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Male Fertility 101: 7 Little-Known Facts About Sperm For Men’s Health

shutterstock_139386281 Here’s the truth behind a man’s “sexy swimmers,” from dead sperm making babies to sperm coming in both genders. Photo courtesy of Shutterstock

We all know when a man ejaculates during sex he releases millions and millions of sperm. Although these “sexy swimmers” come in high numbers, only a single sperm can successfully go upstream and fertilize an egg — and there is more to a man’s sperm than just fertilizing the egg to form a fetus.

Sperm live fast and die young. Men have a constant supply of sperm, producing at least 1,500 sperm cells per second. Since they live briefly, sperm supply must constantly be replaced, hence their astounding production rate. But just how valuable is good sperm health when it comes to creating a healthy fetus?

1. There’s a difference between ‘sperm’ and ‘semen.’

Sperm and semen are mistakenly used interchangeably, but they are not the same substance. Sperm cells are actually a part of the semen, which is the whitish, viscous fluid released from the penis, according to MedlinePlus. Sperm leaves the body through the mix of bodily fluids that makeup semen. This fluid contains fructose and proteolytic enzymes that facilitate the mobility of sperm outside the male reproductive tract.

2. 90% of sperm ejaculated is deformed.

Not all sperm are created equal. Sperm can have a multitude of defects in the head, neck, or tail, such as two heads, two tails, and coiled tails — to name a few. These defects can potentially affect the ability of sperm to reach and fertilize an egg, but it does not mean men are infertile. Normal sperm, says the Mayo Clinic, have an oval head with a long tail.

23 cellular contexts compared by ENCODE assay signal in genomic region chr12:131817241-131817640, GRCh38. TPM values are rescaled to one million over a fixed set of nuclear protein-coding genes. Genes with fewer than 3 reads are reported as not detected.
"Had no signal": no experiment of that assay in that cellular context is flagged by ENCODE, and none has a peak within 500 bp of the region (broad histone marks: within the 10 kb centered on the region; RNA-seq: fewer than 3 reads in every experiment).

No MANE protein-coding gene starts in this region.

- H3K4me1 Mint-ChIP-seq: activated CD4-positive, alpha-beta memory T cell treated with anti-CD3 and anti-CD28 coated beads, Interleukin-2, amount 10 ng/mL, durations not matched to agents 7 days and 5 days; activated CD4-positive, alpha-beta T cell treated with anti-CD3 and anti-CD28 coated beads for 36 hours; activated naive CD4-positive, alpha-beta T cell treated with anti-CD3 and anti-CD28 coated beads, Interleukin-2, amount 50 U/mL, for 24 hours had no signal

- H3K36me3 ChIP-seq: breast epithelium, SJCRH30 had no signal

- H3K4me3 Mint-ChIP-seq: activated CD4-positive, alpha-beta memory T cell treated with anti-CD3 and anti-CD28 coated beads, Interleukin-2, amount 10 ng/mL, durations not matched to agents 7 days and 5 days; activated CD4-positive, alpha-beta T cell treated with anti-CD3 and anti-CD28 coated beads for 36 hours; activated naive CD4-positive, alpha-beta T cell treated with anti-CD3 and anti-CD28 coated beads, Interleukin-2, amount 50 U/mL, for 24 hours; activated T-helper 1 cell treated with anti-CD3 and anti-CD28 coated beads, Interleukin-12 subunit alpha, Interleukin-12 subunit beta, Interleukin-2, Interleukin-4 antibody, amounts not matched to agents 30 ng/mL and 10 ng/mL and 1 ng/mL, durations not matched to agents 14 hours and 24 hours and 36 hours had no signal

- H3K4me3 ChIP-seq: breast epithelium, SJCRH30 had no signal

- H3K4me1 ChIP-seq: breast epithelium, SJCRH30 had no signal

3. Sperm is cold.

A man may get caught up in the heat of the moment, but his testicles stay cool. They are about 7 degrees Fahrenheit cooler than the rest of the body. This temperature is necessary to help healthy sperm stay chilled compared to the rest of the body. “Radiator-like” veins pull heat away while muscles in the scrotum raise and lower the testicles to bring them either closer to the body’s warmth or further away.

4. Sperm comes in both genders.

Not all sperm are chromosomally male. Several sperm do carry the X chromosome, while others carry the Y chromosome. However, female sperm is actually stronger than male sperm, according to Harvard Health Publications. This means the likelihood of getting pregnant by a female swimmer is higher than a male one. If a father provides an X chromosome, the baby will be female, whereas if he supplies a Y chromosome, the baby will be male.

5. It takes 2 months to make sperm.

It may take a second for a man to release 1,500 sperm cells, but it takes months to mature in the testes. This regeneration cycle takes about two-and-a-half to three months to fully mature. Healthy sperm will not be ready to fertilize an egg until a new set of sperm — developed in healthy conditions — matures.



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